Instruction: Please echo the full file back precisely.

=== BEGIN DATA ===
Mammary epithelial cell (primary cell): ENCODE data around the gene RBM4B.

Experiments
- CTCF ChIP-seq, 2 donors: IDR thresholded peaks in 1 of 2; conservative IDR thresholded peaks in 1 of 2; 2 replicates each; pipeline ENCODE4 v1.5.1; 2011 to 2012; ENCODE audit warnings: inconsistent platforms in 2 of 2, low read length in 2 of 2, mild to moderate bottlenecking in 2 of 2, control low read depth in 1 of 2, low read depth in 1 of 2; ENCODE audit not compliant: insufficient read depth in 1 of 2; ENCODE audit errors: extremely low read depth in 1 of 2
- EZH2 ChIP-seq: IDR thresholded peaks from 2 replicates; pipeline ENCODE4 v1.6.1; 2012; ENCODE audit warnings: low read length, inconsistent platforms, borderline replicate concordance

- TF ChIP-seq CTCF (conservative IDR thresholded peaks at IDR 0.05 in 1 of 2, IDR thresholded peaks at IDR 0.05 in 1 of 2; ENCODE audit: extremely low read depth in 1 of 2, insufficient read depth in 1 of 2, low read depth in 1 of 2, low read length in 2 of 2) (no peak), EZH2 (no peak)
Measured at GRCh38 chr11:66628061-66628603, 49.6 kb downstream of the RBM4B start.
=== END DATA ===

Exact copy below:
Mammary epithelial cell (primary cell): ENCODE data around the gene RBM4B.

Experiments
- CTCF ChIP-seq, 2 donors: IDR thresholded peaks in 1 of 2; conservative IDR thresholded peaks in 1 of 2; 2 replicates each; pipeline ENCODE4 v1.5.1; 2011 to 2012; ENCODE audit warnings: inconsistent platforms in 2 of 2, low read length in 2 of 2, mild to moderate bottlenecking in 2 of 2, control low read depth in 1 of 2, low read depth in 1 of 2; ENCODE audit not compliant: insufficient read depth in 1 of 2; ENCODE audit errors: extremely low read depth in 1 of 2
- EZH2 ChIP-seq: IDR thresholded peaks from 2 replicates; pipeline ENCODE4 v1.6.1; 2012; ENCODE audit warnings: low read length, inconsistent platforms, borderline replicate concordance

- TF ChIP-seq CTCF (conservative IDR thresholded peaks at IDR 0.05 in 1 of 2, IDR thresholded peaks at IDR 0.05 in 1 of 2; ENCODE audit: extremely low read depth in 1 of 2, insufficient read depth in 1 of 2, low read depth in 1 of 2, low read length in 2 of 2) (no peak), EZH2 (no peak)
Measured at GRCh38 chr11:66628061-66628603, 49.6 kb downstream of the RBM4B start.